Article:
Kim Jones was named for a Rudyard Kipling character, the Irish orphan alone in late-19th-century India. Jones is a real traveling man, so it's surprising that it has taken him all this time to actually get to India. It was the late Louise Wilson, his professor at Central Saint Martins, who persuaded him to make the trip. He dedicated his latest collection for Louis Vuitton to her.

Inevitably, a fundamental synchronicity emerged. The maharajas of Jodhpur and Jaipur were big Vuitton customers in the twenties. The timeless luxury of their palaces was an inspiration to Jones and his team. The palace guards were the starting point for the collection's variations on military garb, like an army shirt and shorts in a lustrous suede, and jumpsuits in khaki and pink, "the navy blue of India," according to style oracle Diana Vreeland. Shisha mirror-work beautifully decorated a flight suit and military bombers, every single mirror engraved with the LV logo. It was this kind of detail that testified to the designer's all-seeing eye. There were plenty more. How often do you find yourself possessed by belt buckles or buttons? It was hard not to be when they were as immaculately realized as they were here. Jones had to produce the cotton-silk Airtex lining of his jackets artisanally, because mass production has destroyed any other options.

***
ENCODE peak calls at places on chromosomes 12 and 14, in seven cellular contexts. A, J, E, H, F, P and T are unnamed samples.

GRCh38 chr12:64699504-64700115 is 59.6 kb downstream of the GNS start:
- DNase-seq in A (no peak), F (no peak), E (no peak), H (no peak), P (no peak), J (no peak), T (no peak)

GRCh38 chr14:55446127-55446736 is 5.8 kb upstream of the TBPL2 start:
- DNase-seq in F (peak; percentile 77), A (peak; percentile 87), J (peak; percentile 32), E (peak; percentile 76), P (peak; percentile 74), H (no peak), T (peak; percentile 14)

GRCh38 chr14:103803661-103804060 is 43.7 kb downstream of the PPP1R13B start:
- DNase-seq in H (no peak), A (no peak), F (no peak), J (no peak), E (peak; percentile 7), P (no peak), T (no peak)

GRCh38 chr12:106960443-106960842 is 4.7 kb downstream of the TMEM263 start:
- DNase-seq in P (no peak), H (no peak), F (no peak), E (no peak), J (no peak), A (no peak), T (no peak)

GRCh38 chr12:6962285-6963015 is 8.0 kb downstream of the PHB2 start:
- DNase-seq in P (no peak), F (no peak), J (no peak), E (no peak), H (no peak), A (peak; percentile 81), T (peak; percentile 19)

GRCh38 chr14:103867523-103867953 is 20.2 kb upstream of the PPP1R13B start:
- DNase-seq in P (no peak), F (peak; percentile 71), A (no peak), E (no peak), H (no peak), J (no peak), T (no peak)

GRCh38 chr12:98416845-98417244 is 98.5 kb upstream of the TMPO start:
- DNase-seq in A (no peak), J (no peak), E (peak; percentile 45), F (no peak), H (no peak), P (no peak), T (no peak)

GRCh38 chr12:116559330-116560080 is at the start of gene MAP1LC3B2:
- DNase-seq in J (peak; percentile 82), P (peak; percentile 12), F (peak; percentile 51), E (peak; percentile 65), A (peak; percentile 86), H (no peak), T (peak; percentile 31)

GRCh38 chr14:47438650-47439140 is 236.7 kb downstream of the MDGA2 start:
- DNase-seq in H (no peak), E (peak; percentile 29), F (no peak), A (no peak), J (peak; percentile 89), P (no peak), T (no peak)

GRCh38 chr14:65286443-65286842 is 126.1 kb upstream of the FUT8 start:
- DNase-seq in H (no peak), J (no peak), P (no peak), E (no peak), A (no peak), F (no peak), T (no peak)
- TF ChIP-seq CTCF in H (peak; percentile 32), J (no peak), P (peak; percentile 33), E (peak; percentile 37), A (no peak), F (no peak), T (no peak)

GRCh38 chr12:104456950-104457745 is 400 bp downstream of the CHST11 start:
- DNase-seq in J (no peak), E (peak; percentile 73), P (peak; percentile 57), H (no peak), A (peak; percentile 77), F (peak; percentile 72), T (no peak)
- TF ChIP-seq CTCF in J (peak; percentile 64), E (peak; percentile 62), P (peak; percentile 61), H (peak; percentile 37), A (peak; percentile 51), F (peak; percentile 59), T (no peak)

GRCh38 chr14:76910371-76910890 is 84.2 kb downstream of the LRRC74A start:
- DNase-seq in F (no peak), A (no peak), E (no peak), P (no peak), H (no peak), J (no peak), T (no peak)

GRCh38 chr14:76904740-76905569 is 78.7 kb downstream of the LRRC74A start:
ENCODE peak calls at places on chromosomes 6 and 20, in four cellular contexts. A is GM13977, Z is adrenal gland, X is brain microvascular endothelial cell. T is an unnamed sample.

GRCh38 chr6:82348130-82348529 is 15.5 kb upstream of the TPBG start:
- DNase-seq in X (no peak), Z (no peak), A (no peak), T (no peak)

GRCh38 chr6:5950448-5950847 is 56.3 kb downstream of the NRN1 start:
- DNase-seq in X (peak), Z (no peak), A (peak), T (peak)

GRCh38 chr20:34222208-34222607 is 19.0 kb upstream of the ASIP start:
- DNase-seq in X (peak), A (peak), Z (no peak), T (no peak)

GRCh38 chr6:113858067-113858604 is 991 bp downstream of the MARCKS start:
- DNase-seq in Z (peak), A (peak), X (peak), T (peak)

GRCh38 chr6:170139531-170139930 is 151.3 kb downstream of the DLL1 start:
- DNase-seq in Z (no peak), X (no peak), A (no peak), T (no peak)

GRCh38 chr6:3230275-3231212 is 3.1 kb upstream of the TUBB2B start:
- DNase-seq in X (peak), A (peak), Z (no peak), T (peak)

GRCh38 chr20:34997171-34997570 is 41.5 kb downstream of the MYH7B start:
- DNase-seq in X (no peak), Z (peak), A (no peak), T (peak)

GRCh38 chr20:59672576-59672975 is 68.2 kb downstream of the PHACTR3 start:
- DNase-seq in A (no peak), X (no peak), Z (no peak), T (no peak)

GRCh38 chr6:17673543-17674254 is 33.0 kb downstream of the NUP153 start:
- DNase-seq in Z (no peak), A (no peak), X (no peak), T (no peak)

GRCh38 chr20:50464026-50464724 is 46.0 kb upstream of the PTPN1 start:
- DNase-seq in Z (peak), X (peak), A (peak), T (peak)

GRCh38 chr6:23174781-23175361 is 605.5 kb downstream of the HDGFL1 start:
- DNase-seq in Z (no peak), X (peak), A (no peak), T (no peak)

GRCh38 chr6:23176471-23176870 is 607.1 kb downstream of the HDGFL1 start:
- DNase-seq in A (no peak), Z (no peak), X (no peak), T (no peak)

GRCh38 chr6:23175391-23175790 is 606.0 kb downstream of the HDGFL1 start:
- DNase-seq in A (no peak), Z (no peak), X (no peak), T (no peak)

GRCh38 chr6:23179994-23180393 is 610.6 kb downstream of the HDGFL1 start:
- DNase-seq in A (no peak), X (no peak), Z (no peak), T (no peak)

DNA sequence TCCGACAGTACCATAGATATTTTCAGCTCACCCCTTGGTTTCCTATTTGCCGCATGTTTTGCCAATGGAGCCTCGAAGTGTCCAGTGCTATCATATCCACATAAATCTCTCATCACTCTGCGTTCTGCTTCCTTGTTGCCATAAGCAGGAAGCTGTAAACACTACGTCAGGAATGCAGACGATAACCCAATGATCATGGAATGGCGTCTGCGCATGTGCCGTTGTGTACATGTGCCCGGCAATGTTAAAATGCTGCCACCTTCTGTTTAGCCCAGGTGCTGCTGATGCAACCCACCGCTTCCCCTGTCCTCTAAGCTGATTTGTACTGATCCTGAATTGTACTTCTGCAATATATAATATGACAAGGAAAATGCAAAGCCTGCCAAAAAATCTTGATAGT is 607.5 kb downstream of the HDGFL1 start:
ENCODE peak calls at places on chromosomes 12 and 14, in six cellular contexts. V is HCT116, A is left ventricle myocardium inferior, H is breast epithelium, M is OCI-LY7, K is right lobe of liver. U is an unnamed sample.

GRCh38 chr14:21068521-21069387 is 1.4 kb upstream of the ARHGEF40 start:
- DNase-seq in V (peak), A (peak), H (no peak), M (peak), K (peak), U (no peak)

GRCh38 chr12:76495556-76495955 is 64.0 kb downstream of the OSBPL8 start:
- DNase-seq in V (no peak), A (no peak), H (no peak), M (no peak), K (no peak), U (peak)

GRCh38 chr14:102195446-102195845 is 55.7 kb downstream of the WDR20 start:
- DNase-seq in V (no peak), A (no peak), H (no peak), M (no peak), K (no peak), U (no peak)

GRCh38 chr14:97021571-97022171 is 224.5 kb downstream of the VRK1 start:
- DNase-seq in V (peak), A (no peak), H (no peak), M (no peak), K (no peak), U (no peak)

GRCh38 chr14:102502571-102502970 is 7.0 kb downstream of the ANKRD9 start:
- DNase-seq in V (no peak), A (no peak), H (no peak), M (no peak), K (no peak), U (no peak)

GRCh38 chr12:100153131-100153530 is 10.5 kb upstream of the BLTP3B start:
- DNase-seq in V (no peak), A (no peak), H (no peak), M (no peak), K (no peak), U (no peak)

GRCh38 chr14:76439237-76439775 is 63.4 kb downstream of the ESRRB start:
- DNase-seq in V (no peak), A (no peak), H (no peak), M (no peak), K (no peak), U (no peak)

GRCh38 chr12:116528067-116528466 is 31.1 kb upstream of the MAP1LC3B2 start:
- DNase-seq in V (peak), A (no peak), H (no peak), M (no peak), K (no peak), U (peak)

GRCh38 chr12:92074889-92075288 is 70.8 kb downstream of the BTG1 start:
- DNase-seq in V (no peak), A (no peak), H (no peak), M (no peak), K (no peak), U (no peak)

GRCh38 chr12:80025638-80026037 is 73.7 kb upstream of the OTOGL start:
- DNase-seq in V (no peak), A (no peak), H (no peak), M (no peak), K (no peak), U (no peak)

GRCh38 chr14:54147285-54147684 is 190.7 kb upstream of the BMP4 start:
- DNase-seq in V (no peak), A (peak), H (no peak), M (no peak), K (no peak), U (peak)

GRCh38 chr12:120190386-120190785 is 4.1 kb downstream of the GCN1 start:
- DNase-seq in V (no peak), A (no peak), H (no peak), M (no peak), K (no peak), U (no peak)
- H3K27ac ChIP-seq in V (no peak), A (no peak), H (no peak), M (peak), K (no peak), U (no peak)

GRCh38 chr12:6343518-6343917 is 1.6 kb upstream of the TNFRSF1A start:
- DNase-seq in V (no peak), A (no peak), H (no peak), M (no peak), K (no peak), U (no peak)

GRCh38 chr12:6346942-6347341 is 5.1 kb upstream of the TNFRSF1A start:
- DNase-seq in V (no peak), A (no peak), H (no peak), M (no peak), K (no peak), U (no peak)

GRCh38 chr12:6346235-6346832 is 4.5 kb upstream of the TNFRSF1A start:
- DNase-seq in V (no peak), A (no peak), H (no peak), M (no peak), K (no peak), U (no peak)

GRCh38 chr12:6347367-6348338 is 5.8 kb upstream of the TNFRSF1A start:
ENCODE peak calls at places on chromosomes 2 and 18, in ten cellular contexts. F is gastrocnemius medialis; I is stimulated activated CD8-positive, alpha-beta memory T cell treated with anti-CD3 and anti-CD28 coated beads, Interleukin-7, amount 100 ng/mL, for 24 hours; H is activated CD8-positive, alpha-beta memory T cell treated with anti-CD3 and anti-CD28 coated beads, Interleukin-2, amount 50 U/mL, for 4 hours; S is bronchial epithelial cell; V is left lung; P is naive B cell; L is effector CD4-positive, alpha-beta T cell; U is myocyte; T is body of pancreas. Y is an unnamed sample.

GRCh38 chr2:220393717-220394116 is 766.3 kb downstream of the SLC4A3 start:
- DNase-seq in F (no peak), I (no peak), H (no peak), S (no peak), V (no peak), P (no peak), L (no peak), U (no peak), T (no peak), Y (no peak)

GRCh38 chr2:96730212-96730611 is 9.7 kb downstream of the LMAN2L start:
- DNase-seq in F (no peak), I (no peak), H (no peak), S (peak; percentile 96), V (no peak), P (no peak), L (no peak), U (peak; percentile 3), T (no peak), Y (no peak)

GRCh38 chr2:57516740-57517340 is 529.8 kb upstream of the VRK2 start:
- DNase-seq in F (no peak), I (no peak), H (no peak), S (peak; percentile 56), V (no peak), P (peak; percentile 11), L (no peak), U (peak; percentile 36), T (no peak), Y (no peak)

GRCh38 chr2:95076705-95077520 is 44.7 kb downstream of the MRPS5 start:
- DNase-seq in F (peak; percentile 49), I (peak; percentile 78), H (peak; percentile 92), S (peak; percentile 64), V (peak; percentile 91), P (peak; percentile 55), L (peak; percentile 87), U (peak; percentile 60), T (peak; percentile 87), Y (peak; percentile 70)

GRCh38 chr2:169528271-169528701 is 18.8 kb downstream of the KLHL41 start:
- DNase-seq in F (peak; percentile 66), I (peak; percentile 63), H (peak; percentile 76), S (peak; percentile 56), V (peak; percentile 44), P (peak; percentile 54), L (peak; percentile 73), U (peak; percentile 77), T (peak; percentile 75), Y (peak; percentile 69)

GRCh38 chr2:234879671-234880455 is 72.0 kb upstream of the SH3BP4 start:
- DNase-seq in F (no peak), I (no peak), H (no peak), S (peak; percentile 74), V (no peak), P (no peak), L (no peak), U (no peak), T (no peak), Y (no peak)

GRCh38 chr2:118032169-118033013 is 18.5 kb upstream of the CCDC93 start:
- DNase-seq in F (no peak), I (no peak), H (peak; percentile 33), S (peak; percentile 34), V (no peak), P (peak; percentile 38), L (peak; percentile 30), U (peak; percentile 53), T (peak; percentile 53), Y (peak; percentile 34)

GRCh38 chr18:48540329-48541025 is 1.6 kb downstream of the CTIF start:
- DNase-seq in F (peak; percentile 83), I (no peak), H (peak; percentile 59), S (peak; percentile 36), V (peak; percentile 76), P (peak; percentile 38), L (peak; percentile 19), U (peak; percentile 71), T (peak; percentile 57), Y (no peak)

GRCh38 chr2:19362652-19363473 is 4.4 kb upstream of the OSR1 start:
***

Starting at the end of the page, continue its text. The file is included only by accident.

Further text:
But that is really the kind of story that Louis Vuitton is always trying to tell: a connoisseur's appreciation of the rare, the precious, honed by exposure to the best of everything. Jones obsesses over fabric research. Everything, from the organza shirts to the water-resistant leather bags, testified to that. He also knows from personal experience what real travelers need. It was a shame that the audience had no idea that a couple of the cases carried in the finale opened to reveal a portable writing desk or everything a musician would require (music paper, notebooks, ink). The guitar case, on the other hand, was obvious, even if its sheepskin lining wasn't.

What people see and what they don't is always going to be an issue when a collection like this is presented in the conventional way. For example, the seventies-influenced silhouette—high-waisted trousers and longer, double-breasted jackets—polarized the audience, so the big picture obscured the many wonderful details that distinguish Jones' tenure at Vuitton. But the true connoisseur won't be distracted.